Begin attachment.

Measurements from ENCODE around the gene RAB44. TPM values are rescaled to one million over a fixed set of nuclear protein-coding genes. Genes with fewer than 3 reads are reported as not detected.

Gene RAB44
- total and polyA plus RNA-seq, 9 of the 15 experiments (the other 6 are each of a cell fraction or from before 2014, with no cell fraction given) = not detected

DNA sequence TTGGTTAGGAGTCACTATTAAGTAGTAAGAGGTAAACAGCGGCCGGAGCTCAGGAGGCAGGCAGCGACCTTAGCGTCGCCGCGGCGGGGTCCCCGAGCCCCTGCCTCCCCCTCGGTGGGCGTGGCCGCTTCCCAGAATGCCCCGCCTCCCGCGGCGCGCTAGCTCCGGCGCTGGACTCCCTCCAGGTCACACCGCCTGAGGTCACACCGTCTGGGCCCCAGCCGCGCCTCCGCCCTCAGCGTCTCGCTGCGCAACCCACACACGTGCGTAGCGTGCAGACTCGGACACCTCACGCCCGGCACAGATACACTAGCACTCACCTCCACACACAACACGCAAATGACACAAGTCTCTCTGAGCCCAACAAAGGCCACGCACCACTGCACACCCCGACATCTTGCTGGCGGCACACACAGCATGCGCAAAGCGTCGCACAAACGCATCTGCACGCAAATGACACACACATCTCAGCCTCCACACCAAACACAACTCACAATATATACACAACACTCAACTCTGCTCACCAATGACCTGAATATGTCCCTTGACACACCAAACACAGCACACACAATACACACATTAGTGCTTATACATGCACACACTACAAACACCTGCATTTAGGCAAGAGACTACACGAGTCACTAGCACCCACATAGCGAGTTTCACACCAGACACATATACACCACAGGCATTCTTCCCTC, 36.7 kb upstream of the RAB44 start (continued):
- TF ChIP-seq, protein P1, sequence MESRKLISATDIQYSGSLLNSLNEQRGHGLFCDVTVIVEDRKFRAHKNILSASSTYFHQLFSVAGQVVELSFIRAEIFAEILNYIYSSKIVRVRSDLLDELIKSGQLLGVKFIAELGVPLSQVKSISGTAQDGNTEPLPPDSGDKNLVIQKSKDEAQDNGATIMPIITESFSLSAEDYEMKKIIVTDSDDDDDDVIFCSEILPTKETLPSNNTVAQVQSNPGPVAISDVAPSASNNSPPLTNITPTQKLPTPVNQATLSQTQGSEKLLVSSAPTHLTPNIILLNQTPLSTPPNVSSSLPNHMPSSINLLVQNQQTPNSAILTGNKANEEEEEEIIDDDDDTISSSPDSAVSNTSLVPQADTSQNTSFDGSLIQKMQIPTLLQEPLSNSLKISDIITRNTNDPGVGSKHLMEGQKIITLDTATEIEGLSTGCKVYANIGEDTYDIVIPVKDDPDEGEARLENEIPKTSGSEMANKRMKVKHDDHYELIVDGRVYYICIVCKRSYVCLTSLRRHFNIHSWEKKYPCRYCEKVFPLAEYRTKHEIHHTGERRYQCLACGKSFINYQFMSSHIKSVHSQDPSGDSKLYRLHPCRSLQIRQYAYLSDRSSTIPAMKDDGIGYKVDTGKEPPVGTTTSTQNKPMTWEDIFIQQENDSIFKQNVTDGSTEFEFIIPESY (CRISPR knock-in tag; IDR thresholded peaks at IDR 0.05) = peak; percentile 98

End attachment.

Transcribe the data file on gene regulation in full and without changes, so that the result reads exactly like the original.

Measurements from ENCODE around the gene RAB44. TPM values are rescaled to one million over a fixed set of nuclear protein-coding genes. Genes with fewer than 3 reads are reported as not detected.

Gene RAB44
- total and polyA plus RNA-seq, 9 of the 15 experiments (the other 6 are each of a cell fraction or from before 2014, with no cell fraction given) = not detected

DNA sequence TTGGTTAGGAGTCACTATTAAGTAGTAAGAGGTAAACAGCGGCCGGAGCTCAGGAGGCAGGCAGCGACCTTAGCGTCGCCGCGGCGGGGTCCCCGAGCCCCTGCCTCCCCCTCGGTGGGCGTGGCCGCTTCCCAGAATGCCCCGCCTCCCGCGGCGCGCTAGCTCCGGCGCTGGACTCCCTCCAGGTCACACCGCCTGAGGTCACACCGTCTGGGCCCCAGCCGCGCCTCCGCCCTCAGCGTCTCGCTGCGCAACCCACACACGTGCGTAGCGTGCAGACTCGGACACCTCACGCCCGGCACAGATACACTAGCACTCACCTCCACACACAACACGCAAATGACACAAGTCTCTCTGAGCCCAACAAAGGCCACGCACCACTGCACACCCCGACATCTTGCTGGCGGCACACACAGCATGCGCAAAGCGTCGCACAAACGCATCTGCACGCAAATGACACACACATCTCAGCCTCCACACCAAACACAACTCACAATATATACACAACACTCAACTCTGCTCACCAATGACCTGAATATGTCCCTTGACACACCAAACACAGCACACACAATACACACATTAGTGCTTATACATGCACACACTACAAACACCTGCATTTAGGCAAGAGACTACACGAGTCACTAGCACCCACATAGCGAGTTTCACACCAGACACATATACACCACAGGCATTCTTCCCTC, 36.7 kb upstream of the RAB44 start (continued):
- TF ChIP-seq, protein P1, sequence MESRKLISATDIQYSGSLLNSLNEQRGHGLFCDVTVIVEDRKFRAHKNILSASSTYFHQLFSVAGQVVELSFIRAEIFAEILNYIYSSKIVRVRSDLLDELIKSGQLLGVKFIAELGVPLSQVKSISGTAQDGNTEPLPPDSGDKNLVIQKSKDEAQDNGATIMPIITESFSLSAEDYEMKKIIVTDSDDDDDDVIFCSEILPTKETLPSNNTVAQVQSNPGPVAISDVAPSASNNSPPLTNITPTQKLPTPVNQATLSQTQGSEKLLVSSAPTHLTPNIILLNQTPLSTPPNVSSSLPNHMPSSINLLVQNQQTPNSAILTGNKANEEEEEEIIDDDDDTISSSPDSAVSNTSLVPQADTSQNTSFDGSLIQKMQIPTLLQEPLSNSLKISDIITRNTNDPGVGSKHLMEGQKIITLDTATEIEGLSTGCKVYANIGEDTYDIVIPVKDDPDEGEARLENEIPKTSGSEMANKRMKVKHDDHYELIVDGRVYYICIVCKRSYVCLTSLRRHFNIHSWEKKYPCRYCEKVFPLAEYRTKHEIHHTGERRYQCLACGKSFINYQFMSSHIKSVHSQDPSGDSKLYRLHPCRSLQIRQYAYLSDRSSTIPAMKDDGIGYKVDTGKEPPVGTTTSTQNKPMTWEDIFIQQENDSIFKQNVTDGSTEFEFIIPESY (CRISPR knock-in tag; IDR thresholded peaks at IDR 0.05) = peak; percentile 98